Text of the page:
6. Great pictures of the area , another place we will just have to visit.

  7. Great pictures of the area , another place we will just have to visit.

  8. Faraway ranch seems so....faraway! Looks like you are enjoying the area:) Did you hear any ghost stories? -scamp

  9. I give up. Comments disappear into the googlesphere.... -scamp

  10. Kudos on the Ouray article Mark. And we'll forgive you for messing up the vernacular "three speed on the column" GMC when we (of a certain age) all know it was called "three on the tree" (had one of those in a Chevy Nova). Or was that nonmenclature just because I was a California kid? :-)

  11. Enjoyed the article and post.

    Your early life in AZ sounds nice.


  12. John Q,
    Not only "wonder what your life would be like," but wonder how different you might be as a person. "Place" (environment) shapes us as much as our genes. It's something to think about... thanks

    Alone in a "crowd" is the worst kind of loneliness...
    turning to the Natural world gives us what we need, for sure. thanks for reading my column piece, "Explorer."

    Wheeling Nina,
    It is amazing how soft we've grown with our creature comforts... don't know if I could handle the old days :) thanks

    Travel 4 Adven,
    Cheryl... it will be mighty hot if you go in summer... at least wait for the monsoons to kick in :(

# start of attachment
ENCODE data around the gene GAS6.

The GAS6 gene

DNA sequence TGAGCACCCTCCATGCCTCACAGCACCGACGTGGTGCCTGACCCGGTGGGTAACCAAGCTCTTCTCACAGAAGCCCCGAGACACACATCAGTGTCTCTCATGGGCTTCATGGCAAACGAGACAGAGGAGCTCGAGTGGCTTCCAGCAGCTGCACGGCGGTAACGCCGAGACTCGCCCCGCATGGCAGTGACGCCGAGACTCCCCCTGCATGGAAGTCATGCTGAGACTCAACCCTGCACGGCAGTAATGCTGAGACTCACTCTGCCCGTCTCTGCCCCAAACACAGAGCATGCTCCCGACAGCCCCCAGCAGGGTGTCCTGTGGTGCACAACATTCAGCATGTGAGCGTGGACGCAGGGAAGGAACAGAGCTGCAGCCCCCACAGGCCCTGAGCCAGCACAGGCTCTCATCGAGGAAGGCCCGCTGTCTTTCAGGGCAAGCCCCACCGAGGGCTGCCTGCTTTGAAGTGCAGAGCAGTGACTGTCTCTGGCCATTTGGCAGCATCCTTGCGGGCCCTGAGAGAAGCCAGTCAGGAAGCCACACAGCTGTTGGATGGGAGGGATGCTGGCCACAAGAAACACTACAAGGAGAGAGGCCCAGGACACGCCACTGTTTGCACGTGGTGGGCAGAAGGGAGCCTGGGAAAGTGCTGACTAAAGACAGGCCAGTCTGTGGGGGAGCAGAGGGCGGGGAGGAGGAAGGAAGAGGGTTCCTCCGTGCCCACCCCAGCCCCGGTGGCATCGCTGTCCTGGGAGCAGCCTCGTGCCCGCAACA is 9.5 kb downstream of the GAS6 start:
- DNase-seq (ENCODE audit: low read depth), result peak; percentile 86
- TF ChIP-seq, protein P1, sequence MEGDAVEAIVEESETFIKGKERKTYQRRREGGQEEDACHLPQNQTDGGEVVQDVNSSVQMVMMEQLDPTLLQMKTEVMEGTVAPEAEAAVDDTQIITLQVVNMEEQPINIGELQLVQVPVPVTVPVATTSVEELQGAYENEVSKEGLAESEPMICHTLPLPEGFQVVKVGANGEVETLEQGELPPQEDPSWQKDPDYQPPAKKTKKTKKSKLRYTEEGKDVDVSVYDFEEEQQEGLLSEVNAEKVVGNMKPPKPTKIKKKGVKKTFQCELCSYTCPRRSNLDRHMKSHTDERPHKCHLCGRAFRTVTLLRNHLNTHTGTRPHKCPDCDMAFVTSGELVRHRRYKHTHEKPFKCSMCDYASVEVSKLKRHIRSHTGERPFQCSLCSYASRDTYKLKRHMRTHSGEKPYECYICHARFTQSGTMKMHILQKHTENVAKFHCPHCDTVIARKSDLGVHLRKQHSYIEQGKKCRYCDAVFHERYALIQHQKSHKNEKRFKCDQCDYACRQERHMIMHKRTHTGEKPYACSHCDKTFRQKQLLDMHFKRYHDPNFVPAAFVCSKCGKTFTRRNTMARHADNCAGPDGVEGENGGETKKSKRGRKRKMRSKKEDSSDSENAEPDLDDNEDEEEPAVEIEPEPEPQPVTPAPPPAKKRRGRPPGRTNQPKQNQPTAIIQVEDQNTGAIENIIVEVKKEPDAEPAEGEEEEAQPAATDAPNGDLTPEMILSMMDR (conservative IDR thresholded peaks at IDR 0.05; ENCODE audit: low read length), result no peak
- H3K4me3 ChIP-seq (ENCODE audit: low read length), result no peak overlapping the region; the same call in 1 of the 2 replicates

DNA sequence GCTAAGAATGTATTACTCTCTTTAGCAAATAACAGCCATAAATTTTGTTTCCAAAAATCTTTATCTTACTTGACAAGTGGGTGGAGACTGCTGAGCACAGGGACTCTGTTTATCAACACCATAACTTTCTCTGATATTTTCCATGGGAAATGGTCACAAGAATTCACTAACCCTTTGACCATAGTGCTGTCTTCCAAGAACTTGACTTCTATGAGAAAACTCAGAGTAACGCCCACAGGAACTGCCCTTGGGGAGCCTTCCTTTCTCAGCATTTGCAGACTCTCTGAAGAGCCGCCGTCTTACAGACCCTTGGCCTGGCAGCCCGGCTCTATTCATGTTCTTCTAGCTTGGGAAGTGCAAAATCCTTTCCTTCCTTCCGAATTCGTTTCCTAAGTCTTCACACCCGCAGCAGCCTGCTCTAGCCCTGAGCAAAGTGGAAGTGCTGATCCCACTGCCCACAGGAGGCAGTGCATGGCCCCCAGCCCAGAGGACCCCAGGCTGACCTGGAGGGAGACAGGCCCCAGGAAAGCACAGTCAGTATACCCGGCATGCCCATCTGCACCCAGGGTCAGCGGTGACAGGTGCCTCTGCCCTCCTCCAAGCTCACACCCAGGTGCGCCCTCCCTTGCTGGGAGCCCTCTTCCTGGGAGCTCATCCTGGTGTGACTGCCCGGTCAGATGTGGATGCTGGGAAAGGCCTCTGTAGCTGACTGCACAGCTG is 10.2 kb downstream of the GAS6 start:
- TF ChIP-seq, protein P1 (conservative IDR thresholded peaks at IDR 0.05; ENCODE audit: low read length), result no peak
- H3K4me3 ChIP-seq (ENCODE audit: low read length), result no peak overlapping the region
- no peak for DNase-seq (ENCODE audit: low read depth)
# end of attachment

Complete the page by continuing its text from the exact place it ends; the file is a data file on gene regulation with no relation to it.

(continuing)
thanks for your comment.

    Bayfield Al,
    We did see the family plot while on a bike ride...
    Fort Bowie we saw and hiked about 25 years ago, Nature is reducing it to rubble.
    As for Cave Creek/Portal... we made it there over the backroad...such a charmer, Portal, it tugs at may heartstrings :)) I need to use your "Search" more often as you guys seem to have been everywhere in Arizona :)) Thanks for commenting and adding to Chiricahua's wonder.

    Geo and Suz,
    Put Chiricahua at the top of your list!

    Two Scamps
    Your comment made it... sometimes google is slow.
    There are "spirits" hanging out in Chiricahua... a lot of anger issues, sorry to say.

    Pen Pal Claudia,
    Thanks for reading the column...:))
    I now remember the "three on the tree," but readers might not have gotten it... unless they are old as dirt :)) Like us :((
    thanks C,

    Thanks, you should be hitting the road soon... I bet you are soooo ready to get moving.